Classic history and presentation: Patients will typically present with a low-grade fever and a warm, swollen, and erythematous knee that is tender to palpation and painful to both active and passive motion. These symptoms may have progressively worsened following local trauma or a recent infection.
Incidence: Approximately 2 per 100 000 people-years for septic arthritis, and almost half of these cases will involve the knee.
- Age – On average, patients are 51 years old at presentation.
- Sex / gender – Males are most commonly affected.
Pathophysiology: Hematogenous inoculation occurs when bacteria or bacteria-laden phagocytes infiltrate the joint capsule, made possible by the high vascularity and lack of basement membrane of the synovium. The infection causes hyperemia with immune cell recruitment, releasing pro-inflammatory cytokines, which leads to joint erythema and pain. With the release of proteolytic enzymes, permanent cartilage damage can be seen as early as 8 hours after infection, which is worsened by the progressive rise of intraarticular pressure.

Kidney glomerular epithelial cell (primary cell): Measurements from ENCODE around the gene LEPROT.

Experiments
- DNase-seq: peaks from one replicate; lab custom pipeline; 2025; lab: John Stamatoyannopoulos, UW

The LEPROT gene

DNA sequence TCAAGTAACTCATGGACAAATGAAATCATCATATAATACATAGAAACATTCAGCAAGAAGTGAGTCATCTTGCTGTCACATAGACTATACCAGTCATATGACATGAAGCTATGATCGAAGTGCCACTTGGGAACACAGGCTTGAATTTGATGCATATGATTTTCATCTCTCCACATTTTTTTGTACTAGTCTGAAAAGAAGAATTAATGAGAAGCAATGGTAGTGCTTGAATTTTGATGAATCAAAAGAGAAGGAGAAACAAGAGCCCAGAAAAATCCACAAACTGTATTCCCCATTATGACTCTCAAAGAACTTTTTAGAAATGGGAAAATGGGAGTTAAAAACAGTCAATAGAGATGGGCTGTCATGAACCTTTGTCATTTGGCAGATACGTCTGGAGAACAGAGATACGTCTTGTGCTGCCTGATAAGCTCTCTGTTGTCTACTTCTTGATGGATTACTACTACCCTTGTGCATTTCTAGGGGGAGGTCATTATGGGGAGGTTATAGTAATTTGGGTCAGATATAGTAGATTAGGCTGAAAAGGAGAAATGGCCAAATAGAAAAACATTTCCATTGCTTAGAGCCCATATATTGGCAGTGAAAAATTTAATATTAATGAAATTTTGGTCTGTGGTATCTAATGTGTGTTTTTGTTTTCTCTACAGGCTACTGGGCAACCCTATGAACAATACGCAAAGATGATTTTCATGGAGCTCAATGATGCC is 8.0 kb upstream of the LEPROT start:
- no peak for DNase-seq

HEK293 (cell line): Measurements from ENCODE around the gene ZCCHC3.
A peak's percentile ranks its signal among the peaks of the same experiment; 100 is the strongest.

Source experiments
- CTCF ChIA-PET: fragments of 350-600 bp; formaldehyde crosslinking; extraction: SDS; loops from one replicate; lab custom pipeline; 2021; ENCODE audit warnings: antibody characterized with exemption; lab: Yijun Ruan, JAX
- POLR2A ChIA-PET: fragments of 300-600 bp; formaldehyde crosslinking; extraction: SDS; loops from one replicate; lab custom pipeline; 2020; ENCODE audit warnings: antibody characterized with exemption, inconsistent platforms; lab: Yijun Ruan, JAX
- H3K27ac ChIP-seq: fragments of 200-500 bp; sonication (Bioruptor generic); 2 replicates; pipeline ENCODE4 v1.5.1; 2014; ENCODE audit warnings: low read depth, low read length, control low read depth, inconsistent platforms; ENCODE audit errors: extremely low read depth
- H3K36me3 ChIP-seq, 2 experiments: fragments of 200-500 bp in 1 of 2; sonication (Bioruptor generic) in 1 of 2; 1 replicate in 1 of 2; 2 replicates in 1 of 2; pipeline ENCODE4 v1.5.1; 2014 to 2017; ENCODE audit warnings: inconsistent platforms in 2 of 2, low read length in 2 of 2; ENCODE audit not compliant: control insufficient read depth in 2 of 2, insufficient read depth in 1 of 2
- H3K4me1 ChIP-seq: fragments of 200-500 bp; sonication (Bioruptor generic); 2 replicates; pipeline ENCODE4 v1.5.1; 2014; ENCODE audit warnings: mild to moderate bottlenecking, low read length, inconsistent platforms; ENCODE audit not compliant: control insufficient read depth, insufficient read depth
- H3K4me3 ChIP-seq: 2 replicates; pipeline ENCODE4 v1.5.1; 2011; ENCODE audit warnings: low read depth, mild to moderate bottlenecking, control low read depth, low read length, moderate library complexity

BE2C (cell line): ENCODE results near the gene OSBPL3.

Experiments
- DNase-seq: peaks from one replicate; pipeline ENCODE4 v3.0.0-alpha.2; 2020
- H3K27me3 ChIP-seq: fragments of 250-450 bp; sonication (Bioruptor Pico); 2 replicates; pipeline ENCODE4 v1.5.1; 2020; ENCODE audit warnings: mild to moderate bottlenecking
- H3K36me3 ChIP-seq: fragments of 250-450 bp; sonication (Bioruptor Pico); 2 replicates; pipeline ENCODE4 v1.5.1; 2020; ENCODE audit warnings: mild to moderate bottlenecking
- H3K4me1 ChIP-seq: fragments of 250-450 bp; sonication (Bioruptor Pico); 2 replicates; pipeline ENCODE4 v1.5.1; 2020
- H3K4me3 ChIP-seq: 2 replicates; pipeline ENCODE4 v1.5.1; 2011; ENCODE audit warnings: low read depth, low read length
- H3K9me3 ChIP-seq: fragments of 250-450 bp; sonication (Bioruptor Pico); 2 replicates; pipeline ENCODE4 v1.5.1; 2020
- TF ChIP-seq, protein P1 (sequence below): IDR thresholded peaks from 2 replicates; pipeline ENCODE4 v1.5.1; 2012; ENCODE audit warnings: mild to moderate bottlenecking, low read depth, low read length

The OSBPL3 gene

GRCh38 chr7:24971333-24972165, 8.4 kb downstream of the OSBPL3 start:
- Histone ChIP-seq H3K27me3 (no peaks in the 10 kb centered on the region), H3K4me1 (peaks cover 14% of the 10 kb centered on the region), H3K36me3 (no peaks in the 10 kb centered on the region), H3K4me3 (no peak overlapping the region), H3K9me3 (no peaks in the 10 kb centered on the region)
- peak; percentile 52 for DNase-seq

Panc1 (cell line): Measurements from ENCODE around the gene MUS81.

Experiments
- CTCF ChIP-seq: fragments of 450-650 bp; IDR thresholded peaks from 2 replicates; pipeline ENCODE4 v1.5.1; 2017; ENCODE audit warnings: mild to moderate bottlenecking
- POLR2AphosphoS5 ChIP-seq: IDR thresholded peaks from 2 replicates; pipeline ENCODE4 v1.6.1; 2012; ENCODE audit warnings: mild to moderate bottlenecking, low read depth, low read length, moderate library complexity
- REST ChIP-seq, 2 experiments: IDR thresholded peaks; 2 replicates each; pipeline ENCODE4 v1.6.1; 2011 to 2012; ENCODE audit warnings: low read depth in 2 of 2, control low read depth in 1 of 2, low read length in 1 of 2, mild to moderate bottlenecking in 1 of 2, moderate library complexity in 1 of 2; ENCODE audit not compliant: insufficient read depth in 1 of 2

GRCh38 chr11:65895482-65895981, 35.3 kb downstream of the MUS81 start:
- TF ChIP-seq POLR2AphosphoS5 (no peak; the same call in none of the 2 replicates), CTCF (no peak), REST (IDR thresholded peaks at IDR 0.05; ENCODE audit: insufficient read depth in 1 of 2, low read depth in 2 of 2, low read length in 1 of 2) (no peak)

Grade / classification system: The Gächter classification of septic knee arthritis is used for surgical decision-making and determining prognosis. This is staged I-IV, primarily based on arthroscopic and radiographic findings.
- Stage I – purulent synovitis
- Stage II – joint empyema
- Stage III – panarthritis
- Stage IV – chronic arthritis
- Staphylococcus aureus – Most prevalent, seen in over 50% of septic arthritis cases. In the United States, methicillin-resistant S aureus (MRSA) is increasingly common.
- Neisseria gonorrhea – Associated with high-risk sexual behavior; usually polyarticular.
- Enteric gram-negative rods – Seen in elderly patients and IV drug users.
- Streptococcus agalactiae – Increasingly common in elderly populations; also seen in neonates and patients with diabetes mellitus.